135
136 para_client add /my/mp3/dir
137
138 This might take a while, so it is a good idea to start with a directory
139 containing not too many audio files. Note that the table only contains
140 data about the audio files found, not the files themselves.
141
142 Print a list of all audio files found with
143
144 para_client ls
145
146 ------------------------
147 Start streaming manually
148 ------------------------
149
150 para_client play
151 para_client stat 2
152
153 This starts streaming and dumps some information about the current
154 audio file to stdout.
155
156 You should now be able to receive the stream and listen to it. If
157 you have mpg123 or xmms handy, execute on client_host
158
159 mpg123 http://server_host:8000/
160 or
161 xmms http://server_host:8000/
162
163 Paraslash comes with its own receiving and playing software, which
164 will be described next. Try the following on client_host (assuming
165 Linux/ALSA and an mp3 stream):
166
167 para_recv -l info -r 'http -i server_host' > file.mp3
168 # (interrupt with CTRL+C after a few seconds)
169 ls -l file.mp3 # should not be empty
170 para_filter -f mp3dec -f wav < file.mp3 > file.wav
171 ls -l file.wav # should be much bigger than file.mp3
172 para_write -w alsa < file.wav
173
174 If this works, proceed. Otherwise double check what is logged by
175 para_server and use the --loglevel option of para_recv, para_filter
176 and para_write to increase verbosity.
177
178 Next, put the pieces together:
179
180 para_recv -r 'http -i server_host' \
181 | para_filter -f mp3dec -f wav \
182 | para_write -w alsa
183
184 ---------------------
185 Configure para_audiod
186 ---------------------
187
188 In order to automatically start the right decoder at the right time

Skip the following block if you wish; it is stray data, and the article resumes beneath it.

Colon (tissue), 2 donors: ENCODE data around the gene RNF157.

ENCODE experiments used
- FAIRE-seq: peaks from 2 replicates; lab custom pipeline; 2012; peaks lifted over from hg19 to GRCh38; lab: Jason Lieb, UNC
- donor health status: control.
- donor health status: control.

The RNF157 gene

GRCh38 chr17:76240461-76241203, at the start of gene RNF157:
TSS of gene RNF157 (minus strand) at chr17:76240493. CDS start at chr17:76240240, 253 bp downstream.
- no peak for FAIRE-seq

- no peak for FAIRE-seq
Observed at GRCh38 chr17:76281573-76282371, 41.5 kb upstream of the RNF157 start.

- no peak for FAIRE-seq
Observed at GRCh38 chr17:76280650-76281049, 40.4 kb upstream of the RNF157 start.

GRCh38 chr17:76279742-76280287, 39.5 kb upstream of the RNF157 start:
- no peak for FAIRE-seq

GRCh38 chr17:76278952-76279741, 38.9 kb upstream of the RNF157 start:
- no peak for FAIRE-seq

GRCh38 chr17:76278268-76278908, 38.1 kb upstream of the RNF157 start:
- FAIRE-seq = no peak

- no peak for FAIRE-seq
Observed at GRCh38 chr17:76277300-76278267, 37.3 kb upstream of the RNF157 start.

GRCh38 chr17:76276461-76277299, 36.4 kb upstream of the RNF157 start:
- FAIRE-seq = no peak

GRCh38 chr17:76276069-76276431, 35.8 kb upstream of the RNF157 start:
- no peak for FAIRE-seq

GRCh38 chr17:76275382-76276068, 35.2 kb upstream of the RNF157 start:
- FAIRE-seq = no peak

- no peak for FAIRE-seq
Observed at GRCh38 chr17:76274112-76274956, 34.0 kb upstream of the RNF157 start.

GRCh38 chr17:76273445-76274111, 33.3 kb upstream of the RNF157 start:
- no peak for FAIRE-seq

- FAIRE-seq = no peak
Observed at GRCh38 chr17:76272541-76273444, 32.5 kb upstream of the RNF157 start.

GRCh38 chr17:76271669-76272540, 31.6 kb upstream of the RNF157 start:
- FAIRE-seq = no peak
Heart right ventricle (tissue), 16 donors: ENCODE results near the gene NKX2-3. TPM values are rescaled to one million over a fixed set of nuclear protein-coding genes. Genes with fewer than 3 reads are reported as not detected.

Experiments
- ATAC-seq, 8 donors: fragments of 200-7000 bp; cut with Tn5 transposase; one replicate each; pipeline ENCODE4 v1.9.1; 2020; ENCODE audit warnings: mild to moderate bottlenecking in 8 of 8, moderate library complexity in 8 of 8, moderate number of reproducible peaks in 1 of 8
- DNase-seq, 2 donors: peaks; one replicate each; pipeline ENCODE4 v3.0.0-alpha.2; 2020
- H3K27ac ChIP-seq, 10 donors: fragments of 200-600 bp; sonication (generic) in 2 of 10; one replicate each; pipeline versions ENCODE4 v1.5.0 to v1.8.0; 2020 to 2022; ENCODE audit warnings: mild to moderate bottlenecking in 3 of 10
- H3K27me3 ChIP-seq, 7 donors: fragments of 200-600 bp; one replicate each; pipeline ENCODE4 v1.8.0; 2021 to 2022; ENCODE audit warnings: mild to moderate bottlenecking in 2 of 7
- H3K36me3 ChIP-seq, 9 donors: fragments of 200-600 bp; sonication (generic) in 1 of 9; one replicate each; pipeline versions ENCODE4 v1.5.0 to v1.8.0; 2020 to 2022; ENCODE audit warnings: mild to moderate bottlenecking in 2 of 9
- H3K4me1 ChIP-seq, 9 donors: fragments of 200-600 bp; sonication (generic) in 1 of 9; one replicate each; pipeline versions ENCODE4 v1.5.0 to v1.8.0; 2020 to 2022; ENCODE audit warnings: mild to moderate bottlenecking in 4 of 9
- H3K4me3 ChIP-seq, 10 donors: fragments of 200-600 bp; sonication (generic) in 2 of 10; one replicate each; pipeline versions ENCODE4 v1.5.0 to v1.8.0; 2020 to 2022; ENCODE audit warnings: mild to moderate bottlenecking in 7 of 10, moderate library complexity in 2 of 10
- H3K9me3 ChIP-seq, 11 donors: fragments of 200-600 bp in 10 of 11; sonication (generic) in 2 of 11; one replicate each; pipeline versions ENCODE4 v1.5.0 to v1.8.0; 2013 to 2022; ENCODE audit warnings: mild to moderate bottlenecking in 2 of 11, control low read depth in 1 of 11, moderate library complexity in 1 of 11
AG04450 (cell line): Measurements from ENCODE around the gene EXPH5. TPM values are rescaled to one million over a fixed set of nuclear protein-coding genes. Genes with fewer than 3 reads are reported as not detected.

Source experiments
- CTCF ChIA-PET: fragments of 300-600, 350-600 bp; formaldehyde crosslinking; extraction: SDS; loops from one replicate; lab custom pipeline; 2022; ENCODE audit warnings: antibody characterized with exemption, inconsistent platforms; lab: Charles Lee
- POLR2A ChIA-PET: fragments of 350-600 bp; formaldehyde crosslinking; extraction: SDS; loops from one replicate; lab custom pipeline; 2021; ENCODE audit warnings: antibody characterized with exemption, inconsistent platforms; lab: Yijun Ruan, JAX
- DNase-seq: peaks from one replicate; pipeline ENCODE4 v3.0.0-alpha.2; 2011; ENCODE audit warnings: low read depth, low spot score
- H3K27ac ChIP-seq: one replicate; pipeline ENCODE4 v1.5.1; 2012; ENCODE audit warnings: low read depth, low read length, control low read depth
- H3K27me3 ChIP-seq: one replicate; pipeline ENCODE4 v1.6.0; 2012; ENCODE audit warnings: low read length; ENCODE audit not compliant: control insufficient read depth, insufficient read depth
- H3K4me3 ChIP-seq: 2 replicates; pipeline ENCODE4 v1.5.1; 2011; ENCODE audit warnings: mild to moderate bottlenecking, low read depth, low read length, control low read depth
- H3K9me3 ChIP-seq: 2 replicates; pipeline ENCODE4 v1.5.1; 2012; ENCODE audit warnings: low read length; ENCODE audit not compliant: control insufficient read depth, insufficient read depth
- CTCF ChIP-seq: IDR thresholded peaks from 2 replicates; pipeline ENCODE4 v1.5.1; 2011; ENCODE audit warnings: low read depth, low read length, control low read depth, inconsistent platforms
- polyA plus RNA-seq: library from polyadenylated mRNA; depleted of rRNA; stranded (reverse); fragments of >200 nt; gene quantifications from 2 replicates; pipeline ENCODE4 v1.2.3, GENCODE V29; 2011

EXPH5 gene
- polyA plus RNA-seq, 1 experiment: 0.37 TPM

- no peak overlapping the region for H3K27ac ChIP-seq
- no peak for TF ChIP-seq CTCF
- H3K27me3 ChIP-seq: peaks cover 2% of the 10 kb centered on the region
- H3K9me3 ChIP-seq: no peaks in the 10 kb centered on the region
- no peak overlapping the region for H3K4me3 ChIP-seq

189 and to offer to the clients some information on the current audio
190 stream and on paraslash's internal state, you should run the local
191 audio daemon, para_audiod, on every machine in your network which is
192 supposed to play the audio stream. Try
193
194 para_audiod -h
195
196 for help. Usually you have to specify only server_host as the receiver
197 specifier for each supported audio format, like this:
198
199 para_audiod -l info -r 'mp3:http -i server_host'
200
201 The preferred way to use para_audiod is to run it once at system start
202 as an unprivileged user. para_audiod needs to create a "well-known"
203 socket for the clients to connect to. The default path for this
204 socket is
205
206 /var/paraslash/audiod_socket.$HOSTNAME
207
208 so the /var/paraslash directory should be writable for the user who
209 runs para_audiod.
210
211 If you want to change the location of the socket, use the --socket
212 option for para_audiod or the config file ~/.paraslash/audiod.conf
213 to change the default. Note that in this case you'll also have to
214 specify the same value for para_audioc's --socket option.
215
216 If para_server is playing, you should be able to listen to the audio
217 stream as soon as para_audiod is started. Once it is running, try
218
219 para_audioc stat
220
221 That should dump some information to stdout. Other commands include
222
223 para_audioc off
224 para_audioc on
225 para_audioc sb
226 para_audioc term
227 para_audioc cycle
228
229 --------------
230 Start para_gui
231 --------------
232
233 para_gui reads the output of "para_audioc stat" and displays that
234 information in a curses window. It also allows you to bind keys to
235 arbitrary commands. There are several flavours of key-bindings:
236
237 - internal: These are the built-in commands that can not be
238 changed (help, quit, loglevel, version...).
239 - external: Shutdown curses before launching the given command.
240 Useful for starting other ncurses programs from within
241 para_gui, e.g. aumix or dialog scripts. Or, use the mbox
242 output format to write a mailbox containing one mail for each
243 (admissible) file the audio file selector knows about. Then
244 start mutt from within para_gui to browse your collection!
245 - display: Launch the command and display its stdout in
246 para_gui's bottom window.
247 - para: Like display, but start "para_client <specified
248 command>" instead of "<specified command>".
249
250 This concludes the installation notes. Next thing you might to have a look
251 at is how to use paraslash's audio file selector. See
252 <<
253 <a href="README.afs.html"> README.afs</a>
254 >>